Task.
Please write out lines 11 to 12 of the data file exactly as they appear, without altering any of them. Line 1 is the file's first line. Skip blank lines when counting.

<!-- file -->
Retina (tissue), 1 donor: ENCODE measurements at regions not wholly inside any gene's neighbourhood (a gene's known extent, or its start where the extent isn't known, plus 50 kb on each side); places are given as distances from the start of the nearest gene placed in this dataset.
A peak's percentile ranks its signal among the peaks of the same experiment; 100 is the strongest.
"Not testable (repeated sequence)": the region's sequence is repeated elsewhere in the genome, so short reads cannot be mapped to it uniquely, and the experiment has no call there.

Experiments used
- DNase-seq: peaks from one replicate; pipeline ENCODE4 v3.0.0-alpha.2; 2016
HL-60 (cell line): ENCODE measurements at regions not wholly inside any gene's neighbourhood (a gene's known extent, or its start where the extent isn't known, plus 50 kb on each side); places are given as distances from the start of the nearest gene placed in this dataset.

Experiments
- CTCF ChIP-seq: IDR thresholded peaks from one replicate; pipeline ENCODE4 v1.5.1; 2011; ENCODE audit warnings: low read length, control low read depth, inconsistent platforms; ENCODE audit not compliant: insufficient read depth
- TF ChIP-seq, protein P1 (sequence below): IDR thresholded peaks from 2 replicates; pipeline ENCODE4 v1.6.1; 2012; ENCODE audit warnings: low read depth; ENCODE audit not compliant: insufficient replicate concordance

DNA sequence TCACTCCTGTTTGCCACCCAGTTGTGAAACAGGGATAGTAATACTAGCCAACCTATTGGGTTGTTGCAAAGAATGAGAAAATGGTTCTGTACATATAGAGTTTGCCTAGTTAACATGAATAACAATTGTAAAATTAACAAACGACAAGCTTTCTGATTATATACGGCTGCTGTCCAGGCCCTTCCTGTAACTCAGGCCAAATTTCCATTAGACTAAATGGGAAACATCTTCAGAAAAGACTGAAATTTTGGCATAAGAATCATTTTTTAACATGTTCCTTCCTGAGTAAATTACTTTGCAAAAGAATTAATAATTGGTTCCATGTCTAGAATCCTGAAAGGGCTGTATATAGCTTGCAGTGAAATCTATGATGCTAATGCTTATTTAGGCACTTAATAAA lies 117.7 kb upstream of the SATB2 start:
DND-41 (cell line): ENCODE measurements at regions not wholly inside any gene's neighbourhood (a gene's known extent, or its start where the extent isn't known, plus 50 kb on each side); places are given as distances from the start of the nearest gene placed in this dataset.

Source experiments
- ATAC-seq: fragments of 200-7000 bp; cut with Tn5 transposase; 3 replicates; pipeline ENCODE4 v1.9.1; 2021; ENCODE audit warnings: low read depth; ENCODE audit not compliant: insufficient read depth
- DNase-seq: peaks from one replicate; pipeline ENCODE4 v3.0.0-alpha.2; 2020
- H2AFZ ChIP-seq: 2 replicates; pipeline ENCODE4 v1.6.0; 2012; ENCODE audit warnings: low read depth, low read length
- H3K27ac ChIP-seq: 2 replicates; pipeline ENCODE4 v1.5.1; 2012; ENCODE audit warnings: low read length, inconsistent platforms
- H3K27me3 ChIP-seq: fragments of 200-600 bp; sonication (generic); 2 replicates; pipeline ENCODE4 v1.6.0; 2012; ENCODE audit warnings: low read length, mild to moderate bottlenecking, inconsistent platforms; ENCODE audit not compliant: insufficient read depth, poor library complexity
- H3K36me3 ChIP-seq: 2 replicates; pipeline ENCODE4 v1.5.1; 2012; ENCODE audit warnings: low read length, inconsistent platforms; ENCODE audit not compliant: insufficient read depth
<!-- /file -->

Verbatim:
DND-41 (cell line): ENCODE measurements at regions not wholly inside any gene's neighbourhood (a gene's known extent, or its start where the extent isn't known, plus 50 kb on each side); places are given as distances from the start of the nearest gene placed in this dataset.

Source experiments